I Made That Bacon: Galesburg Butcher Proud of his Traditions
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When was the last time you picked up a piece of meat at the grocery store and knew where it came from and who butchered, cured, smoked and packaged it? Possibly never. That, says Mark Christian, the owner of Galesburg Meat Co., at 58 Mill St., is the advantage to buying your meat from him.
"Grocery stores basically open a box, take meat out and put it in on a shelf," he says. "We're buying live animals from local farms — choice beef cattle or hogs — and cutting it all up ourselves, starting right from the beginning and working all the way through to the end."
It's an old-fashioned tradition for customers to be able to go to a butcher shop for meat, but that's not the only tradition Christian's been maintaining. His father, Richard Christian, bought Galesburg Meat in the late 1970s, and he and Mark worked together in the store for about 35 years. Richard died in 2012 at the age of 81.
The front of the store is simple — a counter and three large refrigerated coolers filled with different cuts of meat, such as smoked ham, sausage links, jerky and bacon. The majority of the building is in the back and is dedicated to curing, smoking, processing and butchering. There's a large smokehouse that's operating "24 hours a day, seven days a week," and a dry-aging cooler, another of Christian's traditions.
Almost no one dry-ages meat anymore. The traditional way to age meat, dry aging uses the meat's natural enzymes to break down the connective tissue and keep the meat from spoiling. Given the money and time required to dry-age meat, most meat companies wet-age meat, meaning the meat is packaged in a vacuum-sealed bag for two to three days. One of the main reasons meat producers use wet aging is that the moisture stays in the meat. More water in the meat means more weight, and more weight brings a higher price for the meat. According to industry sources, almost 90 percent of beef is wet-aged.
"The faster you can get that animal vacuum-packed, the more moisture you can retain, so weight is definitely a consideration," Christian says.
Christian sticks to his traditions in other areas of meat production too. He uses only meat to make his lunch meats — no fillers or fats — even in bologna, the most notoriously processed meat. And Christian sticks to the old ways of curing and smoking too.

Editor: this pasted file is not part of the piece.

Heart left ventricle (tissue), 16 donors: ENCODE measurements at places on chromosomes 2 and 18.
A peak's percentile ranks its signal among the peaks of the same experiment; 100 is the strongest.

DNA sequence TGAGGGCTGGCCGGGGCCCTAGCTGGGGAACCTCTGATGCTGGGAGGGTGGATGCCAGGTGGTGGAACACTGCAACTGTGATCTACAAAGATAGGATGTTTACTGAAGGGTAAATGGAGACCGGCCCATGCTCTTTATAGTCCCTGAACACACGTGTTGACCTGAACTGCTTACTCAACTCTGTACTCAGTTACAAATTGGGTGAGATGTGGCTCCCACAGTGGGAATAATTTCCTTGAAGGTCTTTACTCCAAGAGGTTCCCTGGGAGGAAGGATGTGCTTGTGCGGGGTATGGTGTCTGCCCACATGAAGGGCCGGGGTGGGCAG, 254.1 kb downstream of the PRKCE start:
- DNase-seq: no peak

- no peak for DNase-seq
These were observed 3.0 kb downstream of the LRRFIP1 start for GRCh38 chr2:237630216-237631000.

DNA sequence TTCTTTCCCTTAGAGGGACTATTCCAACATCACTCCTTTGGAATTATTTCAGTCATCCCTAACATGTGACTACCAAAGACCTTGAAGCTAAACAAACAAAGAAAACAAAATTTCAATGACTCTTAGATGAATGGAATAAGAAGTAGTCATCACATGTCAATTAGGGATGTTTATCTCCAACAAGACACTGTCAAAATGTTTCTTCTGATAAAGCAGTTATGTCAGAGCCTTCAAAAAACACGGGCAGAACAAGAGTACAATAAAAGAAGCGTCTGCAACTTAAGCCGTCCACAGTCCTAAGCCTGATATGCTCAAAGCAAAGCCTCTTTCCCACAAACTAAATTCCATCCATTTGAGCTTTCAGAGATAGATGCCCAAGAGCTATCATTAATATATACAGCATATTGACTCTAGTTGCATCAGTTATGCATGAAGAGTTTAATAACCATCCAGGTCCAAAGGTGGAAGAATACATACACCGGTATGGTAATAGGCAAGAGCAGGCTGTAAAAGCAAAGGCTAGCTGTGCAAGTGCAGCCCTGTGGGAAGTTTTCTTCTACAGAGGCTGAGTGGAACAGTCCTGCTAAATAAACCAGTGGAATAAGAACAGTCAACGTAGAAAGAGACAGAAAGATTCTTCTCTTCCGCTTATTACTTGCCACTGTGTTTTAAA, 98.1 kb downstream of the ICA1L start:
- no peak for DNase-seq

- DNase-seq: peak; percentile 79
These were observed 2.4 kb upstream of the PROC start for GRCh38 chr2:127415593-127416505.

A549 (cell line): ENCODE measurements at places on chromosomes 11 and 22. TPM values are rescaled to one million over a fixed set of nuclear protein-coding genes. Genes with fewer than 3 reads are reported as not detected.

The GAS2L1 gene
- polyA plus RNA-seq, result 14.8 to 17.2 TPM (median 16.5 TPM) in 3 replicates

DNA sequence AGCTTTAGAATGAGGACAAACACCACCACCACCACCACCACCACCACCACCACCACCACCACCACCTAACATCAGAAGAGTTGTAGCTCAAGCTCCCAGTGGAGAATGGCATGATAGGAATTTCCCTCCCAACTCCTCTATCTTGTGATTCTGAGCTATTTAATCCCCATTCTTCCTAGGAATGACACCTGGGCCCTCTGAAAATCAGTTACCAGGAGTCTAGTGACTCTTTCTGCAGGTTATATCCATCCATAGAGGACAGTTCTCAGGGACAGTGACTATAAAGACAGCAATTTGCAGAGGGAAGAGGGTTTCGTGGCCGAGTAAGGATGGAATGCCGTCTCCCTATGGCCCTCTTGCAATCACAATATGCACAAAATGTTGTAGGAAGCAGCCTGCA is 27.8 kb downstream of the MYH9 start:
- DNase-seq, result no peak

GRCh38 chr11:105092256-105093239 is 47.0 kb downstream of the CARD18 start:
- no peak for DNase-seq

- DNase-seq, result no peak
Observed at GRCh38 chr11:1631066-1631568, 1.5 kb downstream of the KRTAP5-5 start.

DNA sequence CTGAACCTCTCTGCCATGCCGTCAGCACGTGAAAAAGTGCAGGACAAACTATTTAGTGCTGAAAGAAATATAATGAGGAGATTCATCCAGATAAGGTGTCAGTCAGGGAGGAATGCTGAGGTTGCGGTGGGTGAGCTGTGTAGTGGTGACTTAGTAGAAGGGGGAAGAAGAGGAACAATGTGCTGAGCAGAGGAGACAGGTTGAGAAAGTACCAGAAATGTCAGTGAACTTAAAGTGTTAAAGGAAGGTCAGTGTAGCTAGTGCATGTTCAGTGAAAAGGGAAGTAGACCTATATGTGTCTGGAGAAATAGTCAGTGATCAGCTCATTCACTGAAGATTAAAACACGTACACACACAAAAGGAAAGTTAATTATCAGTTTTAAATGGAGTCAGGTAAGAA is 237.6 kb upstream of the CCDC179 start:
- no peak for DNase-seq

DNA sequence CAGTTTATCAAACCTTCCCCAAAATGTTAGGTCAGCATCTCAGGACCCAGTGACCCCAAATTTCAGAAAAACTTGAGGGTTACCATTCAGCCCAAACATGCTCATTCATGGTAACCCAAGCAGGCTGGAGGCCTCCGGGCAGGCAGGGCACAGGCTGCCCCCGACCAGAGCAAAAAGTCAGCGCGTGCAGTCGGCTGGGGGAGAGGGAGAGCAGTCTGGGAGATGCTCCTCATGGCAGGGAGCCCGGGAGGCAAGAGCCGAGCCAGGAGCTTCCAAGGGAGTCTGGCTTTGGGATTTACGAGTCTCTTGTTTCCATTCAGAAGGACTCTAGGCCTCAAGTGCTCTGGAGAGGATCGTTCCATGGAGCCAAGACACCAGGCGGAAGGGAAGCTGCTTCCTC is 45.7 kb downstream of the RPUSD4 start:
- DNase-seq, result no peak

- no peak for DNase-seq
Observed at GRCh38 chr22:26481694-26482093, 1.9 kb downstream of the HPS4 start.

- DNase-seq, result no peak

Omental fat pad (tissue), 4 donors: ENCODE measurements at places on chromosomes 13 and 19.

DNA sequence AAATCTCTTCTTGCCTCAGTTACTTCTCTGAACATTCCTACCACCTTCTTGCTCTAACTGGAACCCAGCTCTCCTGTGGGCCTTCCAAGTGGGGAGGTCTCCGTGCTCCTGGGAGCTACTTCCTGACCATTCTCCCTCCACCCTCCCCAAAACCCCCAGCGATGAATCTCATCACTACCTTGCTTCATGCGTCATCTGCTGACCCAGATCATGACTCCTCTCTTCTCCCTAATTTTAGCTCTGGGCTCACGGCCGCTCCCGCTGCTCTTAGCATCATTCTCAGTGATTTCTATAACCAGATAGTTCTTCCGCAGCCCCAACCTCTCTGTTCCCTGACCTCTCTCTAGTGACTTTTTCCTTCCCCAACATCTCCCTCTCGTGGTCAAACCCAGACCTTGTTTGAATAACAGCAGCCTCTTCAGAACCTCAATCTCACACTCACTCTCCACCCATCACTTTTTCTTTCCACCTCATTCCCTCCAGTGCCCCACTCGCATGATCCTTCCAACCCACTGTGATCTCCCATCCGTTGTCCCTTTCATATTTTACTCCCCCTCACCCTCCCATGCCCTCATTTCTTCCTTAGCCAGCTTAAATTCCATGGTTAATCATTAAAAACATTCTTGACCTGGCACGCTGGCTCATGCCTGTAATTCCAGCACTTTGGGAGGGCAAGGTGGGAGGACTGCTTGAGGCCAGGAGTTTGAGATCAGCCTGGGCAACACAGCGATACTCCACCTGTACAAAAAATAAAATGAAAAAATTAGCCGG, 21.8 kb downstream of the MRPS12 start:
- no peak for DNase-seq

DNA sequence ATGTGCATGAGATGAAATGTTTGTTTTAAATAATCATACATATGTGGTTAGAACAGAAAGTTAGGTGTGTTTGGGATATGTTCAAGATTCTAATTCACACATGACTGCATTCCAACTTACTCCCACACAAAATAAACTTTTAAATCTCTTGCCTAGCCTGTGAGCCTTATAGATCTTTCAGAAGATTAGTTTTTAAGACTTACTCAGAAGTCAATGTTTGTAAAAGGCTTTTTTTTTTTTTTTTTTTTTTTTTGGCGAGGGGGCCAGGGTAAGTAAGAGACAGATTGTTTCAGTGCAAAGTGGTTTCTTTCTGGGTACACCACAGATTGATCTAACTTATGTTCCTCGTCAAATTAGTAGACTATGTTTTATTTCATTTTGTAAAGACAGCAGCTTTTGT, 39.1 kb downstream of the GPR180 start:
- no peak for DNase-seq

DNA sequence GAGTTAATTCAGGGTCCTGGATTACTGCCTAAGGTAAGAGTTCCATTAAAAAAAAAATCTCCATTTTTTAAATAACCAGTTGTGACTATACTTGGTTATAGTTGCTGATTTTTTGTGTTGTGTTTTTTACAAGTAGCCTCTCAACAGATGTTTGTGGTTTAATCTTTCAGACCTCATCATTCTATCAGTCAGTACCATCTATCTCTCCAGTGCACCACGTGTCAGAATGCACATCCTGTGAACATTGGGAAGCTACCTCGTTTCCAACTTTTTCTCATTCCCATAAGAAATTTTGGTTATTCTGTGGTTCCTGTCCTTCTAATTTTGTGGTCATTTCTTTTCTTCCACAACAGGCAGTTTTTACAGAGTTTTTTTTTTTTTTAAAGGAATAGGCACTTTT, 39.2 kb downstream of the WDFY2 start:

"Whole hams in the (grocery) store have a lot of unnecessary product added to them, like phosphates and water," he says. "This is a real cured ham, smoked in real smoke, not just run through a steam cooker or liquid-smoked. It makes a big difference for the flavor."
It makes such a big difference that people keep coming into Galesburg Meat instead of conveniently picking up their meat at the grocery store. In addition to single-serving cuts in the coolers, Galesburg Meat also offers meat "bundles" and "boxes" that range from $50 to $282. Each bundle has a mix of different meats in it, from hot dogs to country-style ribs.
"These bundles are a lot more accessible to most customers because they can come up with $100 for a month's worth of meat, where they might not have been able to come up with $800 before for a whole side of beef," Christian says. "And how many freezers do you have? Having more than one freezer is expensive, and most people just don't have the space for a lot of meat anymore."
Bundles, processed meats and even more cooked meats are some of the ways that Christian breaks tradition by "changing with the times," he says. Another way is by expanding his catering business to include weddings. Catering by GMC is a division of Galesburg Meat run by longtime friend Jerry VanderWeele and his wife, Tammy. Tammy explains that even though the company has been catering for more than 20 years, it wasn't until the last five years that she and her husband approached Christian about doing weddings. Since then, business has exploded, something she attributes almost completely to the food.
"Our food is good, and it's all made from scratch," she says. "But the No. 1 thing that gives us an edge over other catering companies is the meat. It's fresh and it's smoked, which is the craze right now. But no one can smoke as good as us. Mark has an amazing touch. There's not one meat we put out that isn't phenomenal."
In fact, the meat is so good that VanderWeele says she's spoiled — she tries bacon whenever she dines out and has almost always been disappointed. Except on one occasion. "I went to a restaurant I'd never been to in Comstock not long ago," she says. "When I tried the bacon, I told my husband, 'Oh, my God, this is good bacon!' I didn't know where they got it from until I asked. They got it from us."
The ability to produce the best of something is exactly what keeps Christian interested in his business year after year. "If you're great at something, you want to do it," he says. "This is about starting something from the beginning and taking it to the end. I know the farms I'm getting the animals from — every single one is going to be the best. That bacon — I made that bacon, and I know it's the best. That's why I do this."
Tiffany strives to be a bowling ball crashing against the ping-pong paddles of consumer indifference. When writing for her clients, she considers everything – from the aesthetic of the typography, to the reverberation of the right word, to the weight of a well-crafted line. She knows the power of good copywriting is that it stirs emotion, calls its reader to action, and creates an abiding cognitive trail long after sexy marketing trends soak back into the ether. Tiffany has been writing professionally, as a copywriter and a journalist, for the last 9 years. She has a Master of Arts in English